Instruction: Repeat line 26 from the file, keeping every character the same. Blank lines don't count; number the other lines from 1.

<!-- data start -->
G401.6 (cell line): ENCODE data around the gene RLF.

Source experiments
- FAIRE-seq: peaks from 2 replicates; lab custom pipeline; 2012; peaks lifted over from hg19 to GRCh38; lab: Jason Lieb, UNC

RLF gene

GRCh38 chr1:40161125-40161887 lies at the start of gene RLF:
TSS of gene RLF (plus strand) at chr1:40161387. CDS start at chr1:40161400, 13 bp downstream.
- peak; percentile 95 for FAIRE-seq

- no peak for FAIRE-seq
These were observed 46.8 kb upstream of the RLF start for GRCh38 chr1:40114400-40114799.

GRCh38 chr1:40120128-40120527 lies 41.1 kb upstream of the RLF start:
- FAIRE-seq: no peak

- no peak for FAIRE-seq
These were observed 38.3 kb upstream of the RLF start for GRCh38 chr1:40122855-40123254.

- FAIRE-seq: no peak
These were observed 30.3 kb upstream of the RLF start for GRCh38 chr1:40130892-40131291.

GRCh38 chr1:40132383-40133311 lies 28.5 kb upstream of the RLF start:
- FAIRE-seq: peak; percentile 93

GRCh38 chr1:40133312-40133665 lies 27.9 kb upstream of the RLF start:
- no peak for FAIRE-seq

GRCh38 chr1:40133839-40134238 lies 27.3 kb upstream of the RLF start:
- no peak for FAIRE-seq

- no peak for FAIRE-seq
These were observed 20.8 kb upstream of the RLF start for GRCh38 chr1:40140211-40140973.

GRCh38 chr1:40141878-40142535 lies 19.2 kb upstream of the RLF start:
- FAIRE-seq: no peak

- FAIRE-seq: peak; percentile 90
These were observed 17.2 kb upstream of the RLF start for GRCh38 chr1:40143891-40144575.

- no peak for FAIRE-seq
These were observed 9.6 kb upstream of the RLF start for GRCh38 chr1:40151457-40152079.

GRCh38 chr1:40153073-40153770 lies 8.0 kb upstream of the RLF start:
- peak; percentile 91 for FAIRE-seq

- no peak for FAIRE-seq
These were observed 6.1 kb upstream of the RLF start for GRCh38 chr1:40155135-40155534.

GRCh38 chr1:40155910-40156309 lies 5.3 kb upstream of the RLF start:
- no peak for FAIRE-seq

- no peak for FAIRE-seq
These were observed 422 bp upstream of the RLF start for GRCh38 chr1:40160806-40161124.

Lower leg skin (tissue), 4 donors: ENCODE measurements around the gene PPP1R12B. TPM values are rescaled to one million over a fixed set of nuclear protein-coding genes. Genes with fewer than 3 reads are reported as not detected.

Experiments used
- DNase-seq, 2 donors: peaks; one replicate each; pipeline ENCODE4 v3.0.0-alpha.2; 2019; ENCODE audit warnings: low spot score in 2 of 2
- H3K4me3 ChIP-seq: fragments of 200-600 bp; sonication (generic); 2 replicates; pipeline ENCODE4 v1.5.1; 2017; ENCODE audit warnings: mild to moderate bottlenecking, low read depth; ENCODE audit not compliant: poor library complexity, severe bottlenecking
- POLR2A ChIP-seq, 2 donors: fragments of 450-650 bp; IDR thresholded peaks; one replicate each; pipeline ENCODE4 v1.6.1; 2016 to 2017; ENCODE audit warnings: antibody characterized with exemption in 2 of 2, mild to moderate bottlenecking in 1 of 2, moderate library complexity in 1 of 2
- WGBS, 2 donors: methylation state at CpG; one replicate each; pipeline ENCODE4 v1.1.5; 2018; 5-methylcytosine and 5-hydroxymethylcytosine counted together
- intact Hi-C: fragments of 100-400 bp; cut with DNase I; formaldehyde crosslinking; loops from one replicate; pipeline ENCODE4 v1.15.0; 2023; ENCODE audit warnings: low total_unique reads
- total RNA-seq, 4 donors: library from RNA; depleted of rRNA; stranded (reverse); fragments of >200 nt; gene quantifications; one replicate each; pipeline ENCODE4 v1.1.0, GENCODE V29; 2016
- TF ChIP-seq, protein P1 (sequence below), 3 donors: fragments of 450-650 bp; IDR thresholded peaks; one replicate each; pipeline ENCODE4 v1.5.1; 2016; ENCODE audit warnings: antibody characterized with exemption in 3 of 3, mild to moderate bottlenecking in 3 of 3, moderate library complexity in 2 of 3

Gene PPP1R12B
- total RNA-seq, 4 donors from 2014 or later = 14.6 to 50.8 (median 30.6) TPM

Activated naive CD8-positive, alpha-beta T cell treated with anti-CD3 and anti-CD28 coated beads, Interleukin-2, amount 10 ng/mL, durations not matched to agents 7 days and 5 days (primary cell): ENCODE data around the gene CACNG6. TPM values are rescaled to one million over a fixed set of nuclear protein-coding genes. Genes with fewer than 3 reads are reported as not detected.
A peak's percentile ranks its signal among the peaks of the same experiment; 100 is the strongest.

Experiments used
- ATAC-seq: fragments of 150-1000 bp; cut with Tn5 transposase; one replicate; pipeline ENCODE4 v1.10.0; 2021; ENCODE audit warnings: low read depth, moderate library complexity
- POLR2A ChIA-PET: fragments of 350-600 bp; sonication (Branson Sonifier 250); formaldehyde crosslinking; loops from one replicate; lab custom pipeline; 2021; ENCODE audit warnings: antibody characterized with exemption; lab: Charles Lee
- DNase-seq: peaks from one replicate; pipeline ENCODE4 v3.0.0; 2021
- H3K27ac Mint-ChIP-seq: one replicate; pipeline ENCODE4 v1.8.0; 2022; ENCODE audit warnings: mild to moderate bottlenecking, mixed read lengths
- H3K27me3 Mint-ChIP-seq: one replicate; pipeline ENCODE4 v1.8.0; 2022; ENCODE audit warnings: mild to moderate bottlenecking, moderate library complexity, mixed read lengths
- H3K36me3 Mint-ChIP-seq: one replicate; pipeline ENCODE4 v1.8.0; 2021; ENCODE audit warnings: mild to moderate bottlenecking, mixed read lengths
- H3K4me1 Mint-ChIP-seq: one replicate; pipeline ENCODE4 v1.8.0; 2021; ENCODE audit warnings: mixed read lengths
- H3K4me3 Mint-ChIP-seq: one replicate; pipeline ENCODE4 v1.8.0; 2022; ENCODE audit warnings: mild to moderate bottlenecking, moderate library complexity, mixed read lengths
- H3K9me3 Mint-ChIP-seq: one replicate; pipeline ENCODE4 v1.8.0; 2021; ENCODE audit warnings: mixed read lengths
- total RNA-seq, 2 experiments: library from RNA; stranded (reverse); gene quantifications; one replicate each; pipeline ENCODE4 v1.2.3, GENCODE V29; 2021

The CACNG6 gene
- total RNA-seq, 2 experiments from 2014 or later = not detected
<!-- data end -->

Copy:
- FAIRE-seq: peak; percentile 90